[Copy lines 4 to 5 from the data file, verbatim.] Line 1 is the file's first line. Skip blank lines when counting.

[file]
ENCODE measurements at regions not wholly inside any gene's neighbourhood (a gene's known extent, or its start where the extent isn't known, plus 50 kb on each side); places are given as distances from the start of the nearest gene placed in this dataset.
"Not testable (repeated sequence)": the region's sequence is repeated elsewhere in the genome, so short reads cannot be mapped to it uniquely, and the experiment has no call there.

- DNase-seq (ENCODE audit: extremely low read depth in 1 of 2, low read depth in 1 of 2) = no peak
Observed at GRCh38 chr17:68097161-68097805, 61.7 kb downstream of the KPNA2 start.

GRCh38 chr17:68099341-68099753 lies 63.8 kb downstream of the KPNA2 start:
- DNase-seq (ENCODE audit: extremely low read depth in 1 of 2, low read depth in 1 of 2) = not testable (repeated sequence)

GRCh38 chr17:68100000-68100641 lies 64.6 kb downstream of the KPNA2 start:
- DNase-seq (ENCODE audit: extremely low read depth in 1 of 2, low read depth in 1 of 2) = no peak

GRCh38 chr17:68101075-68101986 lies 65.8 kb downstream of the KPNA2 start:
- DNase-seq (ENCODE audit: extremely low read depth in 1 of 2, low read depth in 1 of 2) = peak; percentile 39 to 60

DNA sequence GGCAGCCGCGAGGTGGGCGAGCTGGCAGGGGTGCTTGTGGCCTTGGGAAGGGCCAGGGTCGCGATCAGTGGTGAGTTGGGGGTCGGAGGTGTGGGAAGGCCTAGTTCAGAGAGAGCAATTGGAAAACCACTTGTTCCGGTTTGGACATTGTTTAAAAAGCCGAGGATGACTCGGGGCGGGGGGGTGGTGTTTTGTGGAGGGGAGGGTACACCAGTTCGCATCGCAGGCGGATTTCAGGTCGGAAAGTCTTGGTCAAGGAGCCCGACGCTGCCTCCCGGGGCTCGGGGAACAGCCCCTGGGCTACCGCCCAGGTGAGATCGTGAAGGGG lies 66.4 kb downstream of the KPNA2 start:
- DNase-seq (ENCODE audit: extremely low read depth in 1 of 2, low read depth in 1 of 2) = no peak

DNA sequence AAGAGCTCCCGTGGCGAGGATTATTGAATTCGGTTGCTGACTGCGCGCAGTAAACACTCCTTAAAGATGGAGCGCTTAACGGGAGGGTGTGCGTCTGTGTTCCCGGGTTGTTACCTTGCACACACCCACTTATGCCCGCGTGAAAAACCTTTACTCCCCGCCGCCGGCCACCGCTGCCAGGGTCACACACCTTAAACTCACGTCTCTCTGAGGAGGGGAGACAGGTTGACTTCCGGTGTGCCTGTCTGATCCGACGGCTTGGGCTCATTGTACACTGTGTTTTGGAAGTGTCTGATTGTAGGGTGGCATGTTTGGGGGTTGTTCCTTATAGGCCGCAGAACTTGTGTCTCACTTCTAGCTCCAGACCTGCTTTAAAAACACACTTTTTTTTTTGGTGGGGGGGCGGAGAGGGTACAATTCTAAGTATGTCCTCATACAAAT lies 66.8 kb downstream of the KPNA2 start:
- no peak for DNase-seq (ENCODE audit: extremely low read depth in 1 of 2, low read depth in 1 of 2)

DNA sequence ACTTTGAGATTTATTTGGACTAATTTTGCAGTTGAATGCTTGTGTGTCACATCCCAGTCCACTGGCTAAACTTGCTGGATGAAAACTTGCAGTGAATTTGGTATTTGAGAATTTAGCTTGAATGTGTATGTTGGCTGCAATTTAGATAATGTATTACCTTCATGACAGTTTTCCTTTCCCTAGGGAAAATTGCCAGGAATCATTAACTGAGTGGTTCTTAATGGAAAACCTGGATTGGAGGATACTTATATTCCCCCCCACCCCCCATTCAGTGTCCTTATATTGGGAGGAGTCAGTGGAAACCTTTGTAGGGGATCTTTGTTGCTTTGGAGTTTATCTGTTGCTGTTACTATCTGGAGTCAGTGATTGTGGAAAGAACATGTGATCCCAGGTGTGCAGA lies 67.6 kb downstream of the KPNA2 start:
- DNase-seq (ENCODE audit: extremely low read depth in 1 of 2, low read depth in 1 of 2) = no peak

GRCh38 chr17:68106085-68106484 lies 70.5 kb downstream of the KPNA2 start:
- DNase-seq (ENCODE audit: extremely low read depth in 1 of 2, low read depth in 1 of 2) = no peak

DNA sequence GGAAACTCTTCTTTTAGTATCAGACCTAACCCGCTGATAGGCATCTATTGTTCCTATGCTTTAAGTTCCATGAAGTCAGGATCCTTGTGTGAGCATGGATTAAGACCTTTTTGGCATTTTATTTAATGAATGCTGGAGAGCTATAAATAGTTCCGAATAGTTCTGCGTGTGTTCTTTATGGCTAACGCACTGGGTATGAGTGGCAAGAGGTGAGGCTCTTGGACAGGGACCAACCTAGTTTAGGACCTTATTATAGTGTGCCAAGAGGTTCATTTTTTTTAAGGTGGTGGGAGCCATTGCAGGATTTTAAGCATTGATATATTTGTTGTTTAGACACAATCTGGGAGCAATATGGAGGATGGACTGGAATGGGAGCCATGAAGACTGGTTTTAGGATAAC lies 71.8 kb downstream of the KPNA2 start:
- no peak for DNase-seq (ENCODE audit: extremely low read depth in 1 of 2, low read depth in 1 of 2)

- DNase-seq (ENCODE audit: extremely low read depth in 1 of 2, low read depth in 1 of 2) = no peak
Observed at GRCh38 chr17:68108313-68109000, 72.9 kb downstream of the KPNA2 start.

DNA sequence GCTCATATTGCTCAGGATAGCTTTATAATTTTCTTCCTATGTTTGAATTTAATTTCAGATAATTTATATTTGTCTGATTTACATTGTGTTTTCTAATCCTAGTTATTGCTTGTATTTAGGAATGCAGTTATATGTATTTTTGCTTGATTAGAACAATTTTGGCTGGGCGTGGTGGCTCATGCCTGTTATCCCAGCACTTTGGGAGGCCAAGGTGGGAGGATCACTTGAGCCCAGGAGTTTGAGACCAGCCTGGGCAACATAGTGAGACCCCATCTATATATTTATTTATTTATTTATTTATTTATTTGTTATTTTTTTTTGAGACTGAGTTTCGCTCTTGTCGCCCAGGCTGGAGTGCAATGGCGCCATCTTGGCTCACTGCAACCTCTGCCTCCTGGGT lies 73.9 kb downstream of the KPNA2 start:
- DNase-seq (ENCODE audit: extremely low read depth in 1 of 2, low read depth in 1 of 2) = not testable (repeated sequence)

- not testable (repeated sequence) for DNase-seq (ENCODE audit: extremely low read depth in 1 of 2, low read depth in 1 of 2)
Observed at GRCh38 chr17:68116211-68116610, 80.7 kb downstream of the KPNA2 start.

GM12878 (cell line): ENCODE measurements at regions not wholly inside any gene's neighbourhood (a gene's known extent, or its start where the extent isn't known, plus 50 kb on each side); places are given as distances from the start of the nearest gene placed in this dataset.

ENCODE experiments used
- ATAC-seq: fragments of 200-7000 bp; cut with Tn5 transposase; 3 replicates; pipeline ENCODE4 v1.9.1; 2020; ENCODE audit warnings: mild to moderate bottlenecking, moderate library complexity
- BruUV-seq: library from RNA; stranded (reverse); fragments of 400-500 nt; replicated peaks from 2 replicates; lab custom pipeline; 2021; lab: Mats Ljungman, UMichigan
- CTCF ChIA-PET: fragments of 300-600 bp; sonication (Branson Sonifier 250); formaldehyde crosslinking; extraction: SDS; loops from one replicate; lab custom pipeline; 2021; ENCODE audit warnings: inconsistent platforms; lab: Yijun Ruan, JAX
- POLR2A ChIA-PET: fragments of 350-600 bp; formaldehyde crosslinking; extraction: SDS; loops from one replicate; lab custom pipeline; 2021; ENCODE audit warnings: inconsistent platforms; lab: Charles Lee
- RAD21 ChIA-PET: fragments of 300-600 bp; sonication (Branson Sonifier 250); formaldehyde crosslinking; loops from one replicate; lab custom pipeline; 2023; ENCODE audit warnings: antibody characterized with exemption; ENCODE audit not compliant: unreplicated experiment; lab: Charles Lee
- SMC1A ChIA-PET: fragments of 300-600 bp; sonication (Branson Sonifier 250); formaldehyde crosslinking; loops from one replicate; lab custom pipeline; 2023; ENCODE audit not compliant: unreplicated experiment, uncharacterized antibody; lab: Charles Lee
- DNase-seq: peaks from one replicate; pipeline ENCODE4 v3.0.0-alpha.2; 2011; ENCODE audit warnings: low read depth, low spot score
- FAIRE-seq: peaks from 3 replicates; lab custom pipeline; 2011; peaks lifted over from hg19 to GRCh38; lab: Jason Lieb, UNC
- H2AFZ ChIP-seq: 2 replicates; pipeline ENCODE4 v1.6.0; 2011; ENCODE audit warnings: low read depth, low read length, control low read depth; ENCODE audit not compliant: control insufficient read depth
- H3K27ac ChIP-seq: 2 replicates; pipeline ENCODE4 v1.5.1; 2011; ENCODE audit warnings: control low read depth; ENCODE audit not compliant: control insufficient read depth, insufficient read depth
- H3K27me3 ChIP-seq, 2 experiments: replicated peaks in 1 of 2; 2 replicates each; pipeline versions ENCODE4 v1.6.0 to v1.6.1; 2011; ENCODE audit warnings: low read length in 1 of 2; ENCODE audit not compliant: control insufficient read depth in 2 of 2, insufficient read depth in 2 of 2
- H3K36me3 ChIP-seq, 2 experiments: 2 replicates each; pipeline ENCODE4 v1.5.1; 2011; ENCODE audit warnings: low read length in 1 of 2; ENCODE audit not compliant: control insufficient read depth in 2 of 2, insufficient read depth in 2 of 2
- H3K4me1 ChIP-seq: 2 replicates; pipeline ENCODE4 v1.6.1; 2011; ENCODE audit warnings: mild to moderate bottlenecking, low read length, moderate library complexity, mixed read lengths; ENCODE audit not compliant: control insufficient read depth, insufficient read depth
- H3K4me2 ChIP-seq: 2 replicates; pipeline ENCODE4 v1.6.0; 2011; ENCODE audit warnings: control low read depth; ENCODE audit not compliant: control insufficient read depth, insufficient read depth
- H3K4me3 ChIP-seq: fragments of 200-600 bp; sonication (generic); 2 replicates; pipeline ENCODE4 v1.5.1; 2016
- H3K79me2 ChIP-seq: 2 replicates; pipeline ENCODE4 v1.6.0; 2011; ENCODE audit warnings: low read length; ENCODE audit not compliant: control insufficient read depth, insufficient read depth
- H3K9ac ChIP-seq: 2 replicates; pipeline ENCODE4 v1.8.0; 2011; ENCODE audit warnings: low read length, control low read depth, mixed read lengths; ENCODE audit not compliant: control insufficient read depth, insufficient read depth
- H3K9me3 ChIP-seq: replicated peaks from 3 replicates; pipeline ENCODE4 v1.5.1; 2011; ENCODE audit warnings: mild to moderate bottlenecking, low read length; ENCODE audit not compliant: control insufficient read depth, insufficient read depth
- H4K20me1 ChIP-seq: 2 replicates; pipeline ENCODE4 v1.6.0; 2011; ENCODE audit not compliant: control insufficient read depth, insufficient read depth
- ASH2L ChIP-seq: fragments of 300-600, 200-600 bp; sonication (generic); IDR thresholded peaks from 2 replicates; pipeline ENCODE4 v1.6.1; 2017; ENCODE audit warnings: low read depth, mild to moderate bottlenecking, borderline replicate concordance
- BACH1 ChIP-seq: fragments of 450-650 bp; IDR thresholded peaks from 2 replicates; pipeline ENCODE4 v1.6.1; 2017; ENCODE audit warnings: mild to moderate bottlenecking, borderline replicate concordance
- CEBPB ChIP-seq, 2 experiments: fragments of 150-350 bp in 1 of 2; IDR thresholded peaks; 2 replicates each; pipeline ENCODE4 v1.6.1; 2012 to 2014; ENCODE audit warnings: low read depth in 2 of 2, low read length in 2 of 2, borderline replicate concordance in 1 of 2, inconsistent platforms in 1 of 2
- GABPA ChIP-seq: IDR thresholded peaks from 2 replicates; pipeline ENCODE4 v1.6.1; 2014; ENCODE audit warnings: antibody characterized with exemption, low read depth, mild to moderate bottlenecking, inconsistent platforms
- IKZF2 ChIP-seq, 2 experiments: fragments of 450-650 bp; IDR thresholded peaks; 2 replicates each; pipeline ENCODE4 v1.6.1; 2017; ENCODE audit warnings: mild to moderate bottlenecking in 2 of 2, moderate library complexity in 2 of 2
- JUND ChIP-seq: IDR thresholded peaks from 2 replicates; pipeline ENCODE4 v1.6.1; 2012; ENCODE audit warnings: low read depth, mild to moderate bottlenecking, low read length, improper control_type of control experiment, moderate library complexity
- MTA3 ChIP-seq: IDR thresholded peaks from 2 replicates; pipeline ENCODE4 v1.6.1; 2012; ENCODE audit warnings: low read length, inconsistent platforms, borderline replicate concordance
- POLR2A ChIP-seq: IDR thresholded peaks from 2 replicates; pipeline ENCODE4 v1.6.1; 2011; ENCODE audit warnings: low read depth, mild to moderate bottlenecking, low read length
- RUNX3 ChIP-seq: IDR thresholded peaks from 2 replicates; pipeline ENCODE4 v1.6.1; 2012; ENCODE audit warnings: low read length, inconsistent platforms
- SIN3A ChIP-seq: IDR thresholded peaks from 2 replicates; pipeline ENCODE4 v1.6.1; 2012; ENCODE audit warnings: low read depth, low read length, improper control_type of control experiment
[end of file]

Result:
Observed at GRCh38 chr17:68097161-68097805, 61.7 kb downstream of the KPNA2 start.

GRCh38 chr17:68099341-68099753 lies 63.8 kb downstream of the KPNA2 start: